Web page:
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The Department of Health and Human Services (HHS) awarded the Head Start program nearly $5 million for “customer service” on Wednesday.
The program, which recently received a $1 billion increase in funding from the omnibus budget deal, will have a small business facilitate administrative services for one year, beginning on Feb. 1.
FM Talent Source, which provides business consulting and recruitment services for government agencies and companies, will provide “administrative support” for the Office of Head Start Director’s Senior Management Team, at a cost of $4,820,078.40.
“This support will include but not be limited to coordinating meetings, maintaining logs, records and files, developing and distributing reports, interfacing with internal personnel at all levels of the organization, and performing general administrative duties,” the contract said.
Services will include “scheduling appointments, preparing travel arrangements, arranging meetings, maintaining staff calendars, and coordinating assignments between staff and other [Administration for Children and Families] ACF offices.”
The company will also be responsible for “taking notes,” “generating and mailing miscellaneous correspondence,” and will create reports, spreadsheets, and presentations that are “clearly marked with the Head Start logo.”
“Successful delivery of the services to be provided under the Office of Head Start Customer Service Support contract requires employees with the knowledge base and capability to support OHS operational procedures, White House initiatives, Congressional mandates, federal reporting requirements, and provide technical or administrative expertise,” the contract said. “Key staff must possess a basic understanding of Head Start and the field of early childhood education.”
They will have to provide Head Start with “expertise” on several topics, including, “education, health and nutrition, mental, dental, social services, family and parent involvement and others, as needed.”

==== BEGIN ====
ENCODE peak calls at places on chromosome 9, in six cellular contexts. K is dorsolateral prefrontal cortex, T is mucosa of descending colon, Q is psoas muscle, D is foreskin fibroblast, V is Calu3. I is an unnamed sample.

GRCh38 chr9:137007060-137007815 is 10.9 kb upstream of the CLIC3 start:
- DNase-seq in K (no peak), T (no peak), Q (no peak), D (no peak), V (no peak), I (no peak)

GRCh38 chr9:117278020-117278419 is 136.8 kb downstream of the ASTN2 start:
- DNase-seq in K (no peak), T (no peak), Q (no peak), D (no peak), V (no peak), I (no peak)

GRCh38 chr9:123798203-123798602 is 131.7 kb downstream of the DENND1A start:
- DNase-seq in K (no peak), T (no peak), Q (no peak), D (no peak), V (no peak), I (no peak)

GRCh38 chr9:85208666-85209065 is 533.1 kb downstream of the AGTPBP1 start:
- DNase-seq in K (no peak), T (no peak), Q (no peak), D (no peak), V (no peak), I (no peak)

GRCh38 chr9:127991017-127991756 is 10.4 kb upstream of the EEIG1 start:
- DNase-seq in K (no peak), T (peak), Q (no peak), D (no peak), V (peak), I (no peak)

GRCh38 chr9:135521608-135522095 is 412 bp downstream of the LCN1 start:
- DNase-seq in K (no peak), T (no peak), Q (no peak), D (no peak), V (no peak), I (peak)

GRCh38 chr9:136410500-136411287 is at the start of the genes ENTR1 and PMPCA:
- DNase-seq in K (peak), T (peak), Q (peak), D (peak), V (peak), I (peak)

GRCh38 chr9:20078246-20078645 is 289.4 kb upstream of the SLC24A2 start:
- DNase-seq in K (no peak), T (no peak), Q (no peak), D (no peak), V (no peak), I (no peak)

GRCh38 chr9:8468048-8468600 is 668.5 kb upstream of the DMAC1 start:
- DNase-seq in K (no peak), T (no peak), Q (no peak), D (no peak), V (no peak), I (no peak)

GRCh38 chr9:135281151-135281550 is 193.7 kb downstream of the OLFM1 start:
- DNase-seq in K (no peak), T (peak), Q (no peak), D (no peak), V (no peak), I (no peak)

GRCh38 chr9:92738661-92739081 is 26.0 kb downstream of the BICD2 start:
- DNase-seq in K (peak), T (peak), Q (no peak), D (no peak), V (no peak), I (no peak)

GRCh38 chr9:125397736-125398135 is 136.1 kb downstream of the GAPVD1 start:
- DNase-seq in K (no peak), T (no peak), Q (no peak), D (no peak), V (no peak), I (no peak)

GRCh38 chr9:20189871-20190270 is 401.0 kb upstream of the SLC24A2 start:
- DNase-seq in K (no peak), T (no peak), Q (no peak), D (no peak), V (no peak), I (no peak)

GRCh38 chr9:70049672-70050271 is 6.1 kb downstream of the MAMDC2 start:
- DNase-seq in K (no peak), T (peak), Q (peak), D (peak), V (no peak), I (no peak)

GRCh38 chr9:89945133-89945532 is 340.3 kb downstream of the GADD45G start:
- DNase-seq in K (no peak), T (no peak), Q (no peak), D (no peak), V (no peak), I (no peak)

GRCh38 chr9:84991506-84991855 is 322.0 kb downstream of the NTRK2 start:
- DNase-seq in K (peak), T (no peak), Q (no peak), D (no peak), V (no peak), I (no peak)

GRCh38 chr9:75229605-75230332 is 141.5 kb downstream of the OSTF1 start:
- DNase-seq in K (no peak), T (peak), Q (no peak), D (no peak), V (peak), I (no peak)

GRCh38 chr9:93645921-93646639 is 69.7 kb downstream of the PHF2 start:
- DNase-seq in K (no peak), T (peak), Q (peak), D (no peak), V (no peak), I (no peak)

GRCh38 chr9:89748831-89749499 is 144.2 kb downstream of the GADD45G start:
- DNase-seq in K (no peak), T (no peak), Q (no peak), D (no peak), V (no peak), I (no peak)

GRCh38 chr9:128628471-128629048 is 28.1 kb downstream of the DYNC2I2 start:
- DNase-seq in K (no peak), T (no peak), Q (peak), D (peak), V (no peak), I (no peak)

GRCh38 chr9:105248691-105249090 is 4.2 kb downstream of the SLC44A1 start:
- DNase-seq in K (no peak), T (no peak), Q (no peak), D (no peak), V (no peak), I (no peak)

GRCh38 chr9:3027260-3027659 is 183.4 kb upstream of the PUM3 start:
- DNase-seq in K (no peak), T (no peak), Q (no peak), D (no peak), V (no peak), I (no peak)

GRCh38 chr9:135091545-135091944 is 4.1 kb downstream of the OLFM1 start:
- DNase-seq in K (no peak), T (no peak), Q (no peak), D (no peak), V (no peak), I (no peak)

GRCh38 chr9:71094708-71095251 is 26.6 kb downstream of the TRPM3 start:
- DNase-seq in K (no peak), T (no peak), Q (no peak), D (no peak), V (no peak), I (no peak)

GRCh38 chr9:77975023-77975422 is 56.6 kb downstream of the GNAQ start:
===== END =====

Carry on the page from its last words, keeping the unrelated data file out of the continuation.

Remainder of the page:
Head Start has a budget of $8.6 billion to provide school readiness for roughly 1 million low-income children aged birth to five each year.
HHS blamed sequestration’s five percent cut to Head Start for “turning away” 57,000 children from the program last year. Its budget then received a 13 percent increase in the 1,582-page omnibus bill, which passed earlier this month.
The bill included a $1.025 billion increase to Head Start’s budget, including $500 million to expand its programs, according to the National Head Start Association.
The increase in funding comes after HHS admitted the program has no long-term benefit to children, last year. The agency’s impact study on Head Start found that by the third grade, children had no measurable benefit in cognitive abilities from participating in the program.
“In summary, there were initial positive impacts from having access to Head Start, but by the end of 3rd grade there were very few impacts found for either cohort in any of the four domains of cognitive, social-emotional, health and parenting practices,” HHS said. “The few impacts that were found did not show a clear pattern of favorable or unfavorable impacts for children.”
The recent contract includes a focus on “media relations.” “The contractor shall furnish experienced, professional personnel to provide communications and media relations expertise,” it said.
“The communications expert will assist senior OHS staff members with establishing and maintaining external stakeholder communication, verbally and/or in written form, between federal agencies, State partners, the general public and other media outlets,” it said.
HHS said it anticipates FM Talent Source to travel regularly in order to meet Head Start’s customer service needs. For example, senior advisors and public affairs specialists on the project will take an estimated two trips per month, averaging two to three days.